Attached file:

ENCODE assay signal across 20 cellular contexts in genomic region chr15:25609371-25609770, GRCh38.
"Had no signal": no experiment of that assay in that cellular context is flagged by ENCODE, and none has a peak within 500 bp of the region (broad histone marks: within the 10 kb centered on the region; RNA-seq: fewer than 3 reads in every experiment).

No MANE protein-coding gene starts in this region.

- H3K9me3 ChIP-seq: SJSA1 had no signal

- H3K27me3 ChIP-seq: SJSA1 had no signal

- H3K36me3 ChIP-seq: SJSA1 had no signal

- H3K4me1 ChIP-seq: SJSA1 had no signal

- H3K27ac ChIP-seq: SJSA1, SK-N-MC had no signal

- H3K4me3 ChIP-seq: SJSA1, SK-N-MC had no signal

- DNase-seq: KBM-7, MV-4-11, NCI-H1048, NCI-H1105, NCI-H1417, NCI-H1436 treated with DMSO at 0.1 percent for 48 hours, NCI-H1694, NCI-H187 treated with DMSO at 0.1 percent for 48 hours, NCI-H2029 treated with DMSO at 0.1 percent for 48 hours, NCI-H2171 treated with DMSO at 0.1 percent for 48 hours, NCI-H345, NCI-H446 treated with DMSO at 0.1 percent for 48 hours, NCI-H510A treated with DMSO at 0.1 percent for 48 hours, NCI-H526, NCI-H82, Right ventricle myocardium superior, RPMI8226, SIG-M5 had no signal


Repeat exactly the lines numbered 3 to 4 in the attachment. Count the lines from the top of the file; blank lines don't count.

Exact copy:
No MANE protein-coding gene starts in this region.

- H3K9me3 ChIP-seq: SJSA1 had no signal